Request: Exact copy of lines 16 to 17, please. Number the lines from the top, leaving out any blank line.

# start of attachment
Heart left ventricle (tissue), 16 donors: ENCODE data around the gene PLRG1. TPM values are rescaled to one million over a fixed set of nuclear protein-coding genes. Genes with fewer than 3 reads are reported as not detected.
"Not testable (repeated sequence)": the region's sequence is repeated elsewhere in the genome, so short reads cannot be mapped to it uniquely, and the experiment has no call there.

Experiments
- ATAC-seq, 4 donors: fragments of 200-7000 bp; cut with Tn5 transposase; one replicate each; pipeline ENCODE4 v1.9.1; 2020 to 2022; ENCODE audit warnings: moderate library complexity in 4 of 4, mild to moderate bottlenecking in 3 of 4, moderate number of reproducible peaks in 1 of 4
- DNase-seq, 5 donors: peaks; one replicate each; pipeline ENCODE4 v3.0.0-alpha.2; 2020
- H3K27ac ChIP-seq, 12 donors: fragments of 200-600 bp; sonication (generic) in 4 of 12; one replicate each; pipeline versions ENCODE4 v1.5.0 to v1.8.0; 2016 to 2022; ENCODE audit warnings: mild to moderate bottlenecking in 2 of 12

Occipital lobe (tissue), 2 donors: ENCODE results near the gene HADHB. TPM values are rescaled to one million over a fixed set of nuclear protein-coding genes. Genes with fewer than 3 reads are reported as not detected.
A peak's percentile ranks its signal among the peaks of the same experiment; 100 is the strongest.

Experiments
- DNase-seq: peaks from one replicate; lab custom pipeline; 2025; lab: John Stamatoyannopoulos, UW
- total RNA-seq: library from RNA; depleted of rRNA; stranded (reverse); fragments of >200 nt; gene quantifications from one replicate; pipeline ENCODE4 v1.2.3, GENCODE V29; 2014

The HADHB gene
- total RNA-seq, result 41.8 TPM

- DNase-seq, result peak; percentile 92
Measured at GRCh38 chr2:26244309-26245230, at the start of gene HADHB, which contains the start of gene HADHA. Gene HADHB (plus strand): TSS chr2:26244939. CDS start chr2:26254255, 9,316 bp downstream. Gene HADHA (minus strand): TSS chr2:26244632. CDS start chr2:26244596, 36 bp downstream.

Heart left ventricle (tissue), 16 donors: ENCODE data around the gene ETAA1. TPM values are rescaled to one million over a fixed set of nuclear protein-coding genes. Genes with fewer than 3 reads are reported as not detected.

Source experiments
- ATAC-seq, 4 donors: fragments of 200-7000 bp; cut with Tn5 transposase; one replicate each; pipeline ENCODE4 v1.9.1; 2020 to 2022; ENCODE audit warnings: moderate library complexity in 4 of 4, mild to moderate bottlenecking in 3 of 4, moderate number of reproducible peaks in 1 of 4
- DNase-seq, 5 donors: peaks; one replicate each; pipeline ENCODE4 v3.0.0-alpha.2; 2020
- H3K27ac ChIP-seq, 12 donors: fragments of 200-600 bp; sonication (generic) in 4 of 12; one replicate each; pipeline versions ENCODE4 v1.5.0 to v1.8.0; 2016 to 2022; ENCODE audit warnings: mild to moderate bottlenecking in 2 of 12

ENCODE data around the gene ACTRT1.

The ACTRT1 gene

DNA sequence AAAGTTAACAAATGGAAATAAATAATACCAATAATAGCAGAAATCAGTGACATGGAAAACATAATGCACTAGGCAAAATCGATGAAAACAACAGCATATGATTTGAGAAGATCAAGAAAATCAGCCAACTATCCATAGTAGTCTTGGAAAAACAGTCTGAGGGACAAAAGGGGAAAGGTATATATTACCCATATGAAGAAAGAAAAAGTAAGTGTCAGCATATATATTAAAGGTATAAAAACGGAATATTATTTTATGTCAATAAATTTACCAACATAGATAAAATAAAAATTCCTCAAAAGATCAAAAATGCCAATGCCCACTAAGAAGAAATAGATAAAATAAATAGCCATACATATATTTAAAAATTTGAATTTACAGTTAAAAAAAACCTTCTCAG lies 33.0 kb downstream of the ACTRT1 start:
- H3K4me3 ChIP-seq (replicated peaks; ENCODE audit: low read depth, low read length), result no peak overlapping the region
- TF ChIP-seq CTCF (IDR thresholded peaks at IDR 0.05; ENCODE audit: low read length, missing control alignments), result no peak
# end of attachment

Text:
Heart left ventricle (tissue), 16 donors: ENCODE data around the gene ETAA1. TPM values are rescaled to one million over a fixed set of nuclear protein-coding genes. Genes with fewer than 3 reads are reported as not detected.

Source experiments